Monday, 18 February 2013

A weekend with Talend

I am constantly surprised by the wealth of open-source software that is available for use. So when flu struck myself and my family this weekend, which put paid to our plans, I decided to do some software evaluation. Talend have been occupying the 'visionary' side of Gartner's Magic Quadrant Data Quality software for some time now.

Last year, I evaluated their Open Profiler, and found it useful, if a little clunky. But that is the tip of the iceberg. They also provide a Data Integration tool, which I decided to have a go with. 

The version I was using is version 5.2.1 Installing was simple, I merely extracted the zip file that you download from the Talend's website, and selected the file that would run the software. There are Linux, OS-X, Solaris and Windows options that all come packaged and ready to run in 32 or 64 bit options. The program runs on the well-known eclipse graphical user interface, so it depends upon having Java installed on your machine.

Once opened, the program took time to fully load all of the tools. But when selecting them from the panel on the right, I could see why. There is just about everything you need to be a one-man data integration specialist. It contains enough JDBC connectors to enable you to connect to just about any database.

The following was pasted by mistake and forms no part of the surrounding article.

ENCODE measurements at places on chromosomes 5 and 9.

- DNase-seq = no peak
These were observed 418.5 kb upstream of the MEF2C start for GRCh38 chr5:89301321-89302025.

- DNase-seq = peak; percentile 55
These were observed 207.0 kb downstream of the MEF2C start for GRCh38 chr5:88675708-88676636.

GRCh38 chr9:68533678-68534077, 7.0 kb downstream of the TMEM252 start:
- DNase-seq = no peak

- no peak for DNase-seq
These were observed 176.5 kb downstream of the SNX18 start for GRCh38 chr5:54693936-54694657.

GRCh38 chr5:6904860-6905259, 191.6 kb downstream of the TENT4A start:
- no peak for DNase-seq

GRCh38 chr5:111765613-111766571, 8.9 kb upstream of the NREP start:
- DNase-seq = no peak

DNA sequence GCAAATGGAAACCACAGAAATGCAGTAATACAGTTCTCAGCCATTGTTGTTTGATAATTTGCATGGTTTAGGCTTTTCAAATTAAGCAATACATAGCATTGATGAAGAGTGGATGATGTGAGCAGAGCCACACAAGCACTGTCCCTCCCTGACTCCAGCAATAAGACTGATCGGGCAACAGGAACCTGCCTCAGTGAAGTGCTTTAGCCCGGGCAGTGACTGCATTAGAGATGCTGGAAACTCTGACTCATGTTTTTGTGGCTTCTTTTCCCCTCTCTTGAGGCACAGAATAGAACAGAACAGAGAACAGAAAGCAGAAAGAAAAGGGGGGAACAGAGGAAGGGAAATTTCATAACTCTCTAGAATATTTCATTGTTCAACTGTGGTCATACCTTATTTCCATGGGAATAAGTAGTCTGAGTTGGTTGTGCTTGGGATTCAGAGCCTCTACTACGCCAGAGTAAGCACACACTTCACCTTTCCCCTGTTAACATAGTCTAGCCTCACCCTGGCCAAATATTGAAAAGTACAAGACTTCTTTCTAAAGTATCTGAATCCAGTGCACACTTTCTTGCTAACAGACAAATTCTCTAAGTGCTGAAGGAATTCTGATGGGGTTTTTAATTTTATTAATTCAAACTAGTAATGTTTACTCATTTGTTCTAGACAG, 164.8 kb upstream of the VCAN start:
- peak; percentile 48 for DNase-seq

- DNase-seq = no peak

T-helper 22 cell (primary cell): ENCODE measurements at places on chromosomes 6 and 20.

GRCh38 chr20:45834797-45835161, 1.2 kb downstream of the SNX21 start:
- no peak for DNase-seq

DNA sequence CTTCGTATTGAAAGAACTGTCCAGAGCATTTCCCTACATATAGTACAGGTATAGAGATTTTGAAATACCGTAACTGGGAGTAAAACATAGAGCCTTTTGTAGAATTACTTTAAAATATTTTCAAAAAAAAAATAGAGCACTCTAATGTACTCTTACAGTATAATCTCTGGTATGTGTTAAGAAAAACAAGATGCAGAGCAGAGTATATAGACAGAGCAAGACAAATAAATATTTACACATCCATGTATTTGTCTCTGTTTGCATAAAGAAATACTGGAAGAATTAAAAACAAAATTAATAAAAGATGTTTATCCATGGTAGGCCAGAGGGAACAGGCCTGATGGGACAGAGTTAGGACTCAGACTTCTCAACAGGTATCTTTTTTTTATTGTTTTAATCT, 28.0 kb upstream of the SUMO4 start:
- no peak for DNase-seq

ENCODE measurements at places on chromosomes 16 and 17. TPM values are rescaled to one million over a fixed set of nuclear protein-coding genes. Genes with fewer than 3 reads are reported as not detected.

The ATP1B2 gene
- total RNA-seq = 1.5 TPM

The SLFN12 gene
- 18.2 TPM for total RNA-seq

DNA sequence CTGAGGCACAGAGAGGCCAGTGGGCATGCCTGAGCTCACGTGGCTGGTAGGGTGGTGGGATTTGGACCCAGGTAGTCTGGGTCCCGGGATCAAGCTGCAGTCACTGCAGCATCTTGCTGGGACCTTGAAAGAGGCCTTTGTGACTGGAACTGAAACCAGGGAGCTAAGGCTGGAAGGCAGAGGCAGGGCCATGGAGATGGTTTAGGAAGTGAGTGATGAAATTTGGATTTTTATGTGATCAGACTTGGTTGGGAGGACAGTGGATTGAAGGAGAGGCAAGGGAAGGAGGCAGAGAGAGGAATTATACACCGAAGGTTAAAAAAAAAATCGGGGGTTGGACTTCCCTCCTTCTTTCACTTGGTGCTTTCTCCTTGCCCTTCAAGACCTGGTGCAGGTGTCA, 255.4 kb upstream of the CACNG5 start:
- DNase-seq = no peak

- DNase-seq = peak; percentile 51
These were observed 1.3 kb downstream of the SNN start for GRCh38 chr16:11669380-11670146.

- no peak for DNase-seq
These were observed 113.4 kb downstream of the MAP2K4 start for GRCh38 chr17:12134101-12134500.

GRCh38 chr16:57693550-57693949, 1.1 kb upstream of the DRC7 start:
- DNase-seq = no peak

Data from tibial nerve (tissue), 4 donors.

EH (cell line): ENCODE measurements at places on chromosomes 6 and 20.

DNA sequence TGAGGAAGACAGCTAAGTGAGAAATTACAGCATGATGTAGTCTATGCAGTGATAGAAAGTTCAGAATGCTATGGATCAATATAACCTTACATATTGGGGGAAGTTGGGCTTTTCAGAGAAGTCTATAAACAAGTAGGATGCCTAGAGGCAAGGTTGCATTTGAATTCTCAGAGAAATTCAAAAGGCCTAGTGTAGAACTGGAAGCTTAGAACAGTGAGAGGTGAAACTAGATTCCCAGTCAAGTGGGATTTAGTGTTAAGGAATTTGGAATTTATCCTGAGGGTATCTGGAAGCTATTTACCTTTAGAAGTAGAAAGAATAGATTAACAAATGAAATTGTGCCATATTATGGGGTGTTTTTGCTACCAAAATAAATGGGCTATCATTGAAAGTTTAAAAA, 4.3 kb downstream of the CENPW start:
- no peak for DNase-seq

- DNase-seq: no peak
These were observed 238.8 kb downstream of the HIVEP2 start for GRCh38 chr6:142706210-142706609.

The database I chose was an old instance of MySQL that I had on my computer for some time. I set up some dummy data and dived right in.

The whole package is just the right mix between simplicity and configuration. Extracting, parsing, joining, transforming data is very straightforward. The way the program deals with type 1, type 2 and type 3 aspects of slowly-changing-dimensions is fantastic. That function alone makes it an outstanding piece of work that should save you a huge amount of development time. All of the modular jobs have the ability to export their results and the details of any errors back into the database of your choice, or perhaps into files. This means you can produce comprehensive management information on the efficiency of your processes.

Once you have built your DI jobs, you can export them as self-contained programs that can be deployed within the package or platform of your choice. As long as javascript is enabled, the jobs will run. Before the weekend was out, I had a fully functioning, scheduled data warehouse, with a  comprehensive detail layer and a presentation layer of summarised MI ready to plug an OLAP portal into.

There are some limitations to this package. If you are to work with a group of analysts, a shared repository is vital. However, you have to get the enterprise version for that, and that doesn't come cheap. But leaving that aside, Talend have to be congratulated for putting together quite an impressive piece of Data Integration software.. Honestly, just I can't believe it's free.

Next week I will be attending Talend's roadshow to see their new developments in the data science discipline of 'Big Data'. I will let you know how it goes.

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